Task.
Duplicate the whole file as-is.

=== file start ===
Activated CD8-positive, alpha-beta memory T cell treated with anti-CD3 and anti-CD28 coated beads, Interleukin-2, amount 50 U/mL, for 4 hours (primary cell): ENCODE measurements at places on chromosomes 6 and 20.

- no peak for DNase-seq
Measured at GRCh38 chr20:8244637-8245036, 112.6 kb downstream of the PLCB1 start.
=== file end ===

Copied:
Activated CD8-positive, alpha-beta memory T cell treated with anti-CD3 and anti-CD28 coated beads, Interleukin-2, amount 50 U/mL, for 4 hours (primary cell): ENCODE measurements at places on chromosomes 6 and 20.

- no peak for DNase-seq
Measured at GRCh38 chr20:8244637-8245036, 112.6 kb downstream of the PLCB1 start.